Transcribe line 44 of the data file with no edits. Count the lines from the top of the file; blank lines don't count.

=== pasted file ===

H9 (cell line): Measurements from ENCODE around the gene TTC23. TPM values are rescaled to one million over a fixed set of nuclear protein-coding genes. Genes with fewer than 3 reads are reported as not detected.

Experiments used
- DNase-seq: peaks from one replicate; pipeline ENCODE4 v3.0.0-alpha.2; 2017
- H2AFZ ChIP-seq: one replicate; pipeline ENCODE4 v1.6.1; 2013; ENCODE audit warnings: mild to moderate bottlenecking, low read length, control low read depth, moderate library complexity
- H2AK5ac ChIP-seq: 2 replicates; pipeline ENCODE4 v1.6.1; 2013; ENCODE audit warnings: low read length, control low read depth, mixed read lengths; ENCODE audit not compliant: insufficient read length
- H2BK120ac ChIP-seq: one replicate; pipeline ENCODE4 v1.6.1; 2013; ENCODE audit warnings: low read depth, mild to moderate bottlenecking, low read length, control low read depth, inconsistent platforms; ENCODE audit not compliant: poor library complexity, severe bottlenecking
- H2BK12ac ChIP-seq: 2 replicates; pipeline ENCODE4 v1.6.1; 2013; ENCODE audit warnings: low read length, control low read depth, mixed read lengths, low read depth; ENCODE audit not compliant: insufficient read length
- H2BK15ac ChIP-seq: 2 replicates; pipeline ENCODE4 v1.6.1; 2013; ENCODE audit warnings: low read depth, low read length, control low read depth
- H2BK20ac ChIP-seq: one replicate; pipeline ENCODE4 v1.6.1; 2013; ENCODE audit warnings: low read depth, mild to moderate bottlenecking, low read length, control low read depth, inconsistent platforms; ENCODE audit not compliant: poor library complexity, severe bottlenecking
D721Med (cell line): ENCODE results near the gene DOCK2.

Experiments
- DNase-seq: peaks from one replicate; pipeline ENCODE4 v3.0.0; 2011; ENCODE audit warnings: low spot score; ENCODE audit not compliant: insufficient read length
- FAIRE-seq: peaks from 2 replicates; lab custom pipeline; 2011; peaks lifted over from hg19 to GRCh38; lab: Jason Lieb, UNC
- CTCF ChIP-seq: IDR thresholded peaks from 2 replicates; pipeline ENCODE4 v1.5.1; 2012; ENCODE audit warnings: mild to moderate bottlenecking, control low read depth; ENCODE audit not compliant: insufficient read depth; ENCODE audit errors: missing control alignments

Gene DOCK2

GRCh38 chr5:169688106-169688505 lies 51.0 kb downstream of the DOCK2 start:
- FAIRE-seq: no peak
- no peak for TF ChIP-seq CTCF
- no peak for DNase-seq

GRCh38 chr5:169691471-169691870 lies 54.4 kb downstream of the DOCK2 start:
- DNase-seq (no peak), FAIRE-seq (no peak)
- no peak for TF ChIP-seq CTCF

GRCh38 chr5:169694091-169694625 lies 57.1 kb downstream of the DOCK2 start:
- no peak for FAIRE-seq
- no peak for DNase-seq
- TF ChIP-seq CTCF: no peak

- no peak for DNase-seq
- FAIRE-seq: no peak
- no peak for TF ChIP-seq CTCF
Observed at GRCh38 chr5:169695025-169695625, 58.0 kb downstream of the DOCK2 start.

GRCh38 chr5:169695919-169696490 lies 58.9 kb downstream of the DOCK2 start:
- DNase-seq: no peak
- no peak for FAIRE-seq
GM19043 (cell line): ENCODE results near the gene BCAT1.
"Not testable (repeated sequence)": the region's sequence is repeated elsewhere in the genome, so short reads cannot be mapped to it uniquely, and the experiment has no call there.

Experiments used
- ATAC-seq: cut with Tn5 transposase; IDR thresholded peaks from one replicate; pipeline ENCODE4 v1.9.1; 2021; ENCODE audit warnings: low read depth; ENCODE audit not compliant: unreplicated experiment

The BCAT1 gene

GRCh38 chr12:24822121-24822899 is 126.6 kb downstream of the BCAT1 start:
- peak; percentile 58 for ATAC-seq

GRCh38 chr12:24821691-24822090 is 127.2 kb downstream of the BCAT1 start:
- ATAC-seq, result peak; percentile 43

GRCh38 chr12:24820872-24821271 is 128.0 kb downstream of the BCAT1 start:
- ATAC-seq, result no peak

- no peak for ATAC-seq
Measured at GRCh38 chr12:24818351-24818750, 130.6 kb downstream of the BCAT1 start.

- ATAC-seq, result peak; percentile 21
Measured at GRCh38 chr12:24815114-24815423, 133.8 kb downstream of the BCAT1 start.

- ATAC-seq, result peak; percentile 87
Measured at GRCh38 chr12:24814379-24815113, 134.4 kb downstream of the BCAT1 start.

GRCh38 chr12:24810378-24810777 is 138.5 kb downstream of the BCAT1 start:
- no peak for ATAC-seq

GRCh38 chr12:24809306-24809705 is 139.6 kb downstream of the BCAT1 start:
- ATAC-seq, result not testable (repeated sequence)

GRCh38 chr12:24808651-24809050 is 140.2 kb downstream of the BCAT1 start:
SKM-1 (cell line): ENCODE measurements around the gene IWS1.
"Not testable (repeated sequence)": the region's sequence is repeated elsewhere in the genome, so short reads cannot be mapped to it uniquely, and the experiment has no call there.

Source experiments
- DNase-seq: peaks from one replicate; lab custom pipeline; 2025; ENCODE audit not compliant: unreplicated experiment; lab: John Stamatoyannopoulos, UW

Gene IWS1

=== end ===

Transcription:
- ATAC-seq, result no peak